Fiat expanding into China with joint venture


Fiat’s Sergio Marchionne said he needed scale to compete, and now he’s plowing forward in China.

The Fiat Group announced a 50-50 joint venture on Monday with the Guangzhou Automobile Group to make cars and engines for the Chinese market, the latest move by the Italian automaker to expand outside its home market.

The companies said they would build a 173-acre plant in Changsha, in Hunan province, at a cost of more than $556 million, with production to begin by late 2011.

Upon completion of the first phase of development, the venture will have the capacity to make 140,000 cars and 220,000 engines a year.

The companies said capacity at the plant, which will make fuel-efficient, low-emission vehicles, could eventually be increased to 250,000 cars and 300,000 engines a year.

Sergio Marchionne, Fiat’s chief executive, has described the world’s carmakers as being in a struggle for survival, with only those of sufficient scale and efficiency capable of riding out the crisis. Fiat, which had revenue last year of $83 billion, acquired a controlling 20 percent stake in Chrysler Group LLC in June to gain access to the North American market.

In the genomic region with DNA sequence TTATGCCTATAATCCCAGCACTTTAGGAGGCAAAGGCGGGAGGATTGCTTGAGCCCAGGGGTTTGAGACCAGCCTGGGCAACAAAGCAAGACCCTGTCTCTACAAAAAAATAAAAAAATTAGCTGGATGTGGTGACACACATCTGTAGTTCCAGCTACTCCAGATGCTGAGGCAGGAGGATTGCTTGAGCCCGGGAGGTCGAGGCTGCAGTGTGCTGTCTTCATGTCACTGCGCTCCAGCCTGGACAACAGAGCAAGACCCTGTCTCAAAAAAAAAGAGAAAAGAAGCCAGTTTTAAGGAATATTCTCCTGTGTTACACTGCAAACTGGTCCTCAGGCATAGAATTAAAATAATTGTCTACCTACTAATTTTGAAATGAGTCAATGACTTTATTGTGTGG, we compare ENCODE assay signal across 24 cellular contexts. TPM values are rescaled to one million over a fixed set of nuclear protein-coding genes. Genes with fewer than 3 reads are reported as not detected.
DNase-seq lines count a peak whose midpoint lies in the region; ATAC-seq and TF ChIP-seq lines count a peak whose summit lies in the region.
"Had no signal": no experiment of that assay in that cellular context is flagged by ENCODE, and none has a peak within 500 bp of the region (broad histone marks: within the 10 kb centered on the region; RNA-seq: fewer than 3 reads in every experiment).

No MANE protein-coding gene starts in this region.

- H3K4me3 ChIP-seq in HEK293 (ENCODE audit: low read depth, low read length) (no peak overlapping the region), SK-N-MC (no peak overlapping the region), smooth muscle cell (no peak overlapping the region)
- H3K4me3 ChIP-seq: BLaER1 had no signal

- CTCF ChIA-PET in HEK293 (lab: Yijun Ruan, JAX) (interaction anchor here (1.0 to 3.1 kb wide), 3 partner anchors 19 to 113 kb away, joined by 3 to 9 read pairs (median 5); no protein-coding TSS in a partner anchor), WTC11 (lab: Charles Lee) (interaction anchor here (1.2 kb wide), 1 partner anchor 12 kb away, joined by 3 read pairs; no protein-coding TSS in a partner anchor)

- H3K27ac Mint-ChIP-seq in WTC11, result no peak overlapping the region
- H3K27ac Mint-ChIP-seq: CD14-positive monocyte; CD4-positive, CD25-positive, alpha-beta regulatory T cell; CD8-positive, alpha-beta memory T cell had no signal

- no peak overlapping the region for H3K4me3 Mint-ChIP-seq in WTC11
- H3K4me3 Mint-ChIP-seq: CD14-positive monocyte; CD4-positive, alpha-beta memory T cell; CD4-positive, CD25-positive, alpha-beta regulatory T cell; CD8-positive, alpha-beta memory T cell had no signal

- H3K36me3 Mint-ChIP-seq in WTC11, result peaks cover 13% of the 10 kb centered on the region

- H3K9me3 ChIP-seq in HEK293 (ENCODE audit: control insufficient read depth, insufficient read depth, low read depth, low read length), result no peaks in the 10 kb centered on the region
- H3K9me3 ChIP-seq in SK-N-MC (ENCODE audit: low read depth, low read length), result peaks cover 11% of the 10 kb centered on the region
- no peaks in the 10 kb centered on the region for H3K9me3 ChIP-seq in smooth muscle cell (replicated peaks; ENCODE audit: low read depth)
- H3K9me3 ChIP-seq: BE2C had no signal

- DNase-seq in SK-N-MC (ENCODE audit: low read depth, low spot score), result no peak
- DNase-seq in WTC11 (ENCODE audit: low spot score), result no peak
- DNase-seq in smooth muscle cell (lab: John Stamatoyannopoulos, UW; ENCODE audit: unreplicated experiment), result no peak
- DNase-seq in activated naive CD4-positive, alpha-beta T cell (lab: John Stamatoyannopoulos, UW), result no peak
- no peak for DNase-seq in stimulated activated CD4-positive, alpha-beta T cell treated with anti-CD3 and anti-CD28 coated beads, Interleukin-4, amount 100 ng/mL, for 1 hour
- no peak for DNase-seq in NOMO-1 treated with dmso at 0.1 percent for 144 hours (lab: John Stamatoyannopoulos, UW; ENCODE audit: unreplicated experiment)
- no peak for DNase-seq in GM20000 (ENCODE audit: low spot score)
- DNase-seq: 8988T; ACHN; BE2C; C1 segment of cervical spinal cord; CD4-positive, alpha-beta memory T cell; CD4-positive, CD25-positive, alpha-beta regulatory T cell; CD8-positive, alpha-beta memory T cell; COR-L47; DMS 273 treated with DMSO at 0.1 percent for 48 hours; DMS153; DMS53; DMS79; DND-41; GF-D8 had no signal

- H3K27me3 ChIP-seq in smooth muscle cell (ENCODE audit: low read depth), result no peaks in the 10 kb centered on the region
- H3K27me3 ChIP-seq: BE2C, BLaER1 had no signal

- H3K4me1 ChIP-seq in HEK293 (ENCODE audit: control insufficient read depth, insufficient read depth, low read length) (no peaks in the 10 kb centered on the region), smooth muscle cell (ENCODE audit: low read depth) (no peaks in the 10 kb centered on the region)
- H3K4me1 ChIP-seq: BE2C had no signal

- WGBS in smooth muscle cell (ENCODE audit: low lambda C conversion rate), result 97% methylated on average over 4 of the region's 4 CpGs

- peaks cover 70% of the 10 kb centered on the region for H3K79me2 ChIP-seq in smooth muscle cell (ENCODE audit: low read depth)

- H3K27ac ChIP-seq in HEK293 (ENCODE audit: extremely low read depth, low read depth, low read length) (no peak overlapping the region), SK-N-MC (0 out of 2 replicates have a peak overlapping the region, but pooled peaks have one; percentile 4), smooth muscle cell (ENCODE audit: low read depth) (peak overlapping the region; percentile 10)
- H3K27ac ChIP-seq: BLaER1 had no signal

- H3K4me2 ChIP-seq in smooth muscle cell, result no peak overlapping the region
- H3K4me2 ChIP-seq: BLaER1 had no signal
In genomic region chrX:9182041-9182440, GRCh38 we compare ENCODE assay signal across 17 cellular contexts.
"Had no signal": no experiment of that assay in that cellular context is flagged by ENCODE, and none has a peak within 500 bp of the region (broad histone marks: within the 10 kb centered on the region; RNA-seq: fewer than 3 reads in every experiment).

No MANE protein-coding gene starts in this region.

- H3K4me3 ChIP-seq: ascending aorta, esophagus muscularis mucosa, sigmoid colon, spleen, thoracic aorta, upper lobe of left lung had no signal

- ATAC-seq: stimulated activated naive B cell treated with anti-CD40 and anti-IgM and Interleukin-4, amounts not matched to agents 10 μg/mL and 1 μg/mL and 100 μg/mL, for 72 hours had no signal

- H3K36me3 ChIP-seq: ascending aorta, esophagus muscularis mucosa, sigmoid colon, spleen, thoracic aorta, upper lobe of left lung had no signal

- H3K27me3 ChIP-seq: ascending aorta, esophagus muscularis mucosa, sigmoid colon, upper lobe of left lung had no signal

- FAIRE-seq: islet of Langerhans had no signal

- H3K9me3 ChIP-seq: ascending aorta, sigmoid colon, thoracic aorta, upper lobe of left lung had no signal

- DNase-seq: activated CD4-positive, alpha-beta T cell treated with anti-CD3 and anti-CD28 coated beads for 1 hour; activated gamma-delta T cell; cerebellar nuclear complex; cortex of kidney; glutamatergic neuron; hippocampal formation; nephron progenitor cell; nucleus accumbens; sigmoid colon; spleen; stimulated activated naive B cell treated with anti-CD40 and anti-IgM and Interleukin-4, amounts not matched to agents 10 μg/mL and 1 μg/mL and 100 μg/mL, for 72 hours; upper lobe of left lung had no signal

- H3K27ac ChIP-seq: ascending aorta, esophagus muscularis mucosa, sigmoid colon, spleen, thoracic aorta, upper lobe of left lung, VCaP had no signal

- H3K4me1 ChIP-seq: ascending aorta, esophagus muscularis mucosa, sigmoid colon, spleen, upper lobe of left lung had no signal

The Guangzhou Automobile Group, a state-owned holding company, had 2008 revenue of $16 billion.

The company, which has joint ventures with major partners including Honda Motor Co. and Toyota Motor Corp., said it delivered more than 530,000 cars to customers last year.

Fiat has been looking for a new Chinese partner since it terminated a venture with Nanjing Auto in late 2007. A planned joint venture with Chery Automobile, China’s largest domestic carmaker, was to start production this year, but the project was put on indefinite hold in March.

Marchionne also said that Fiat is still interested in Opel as well.


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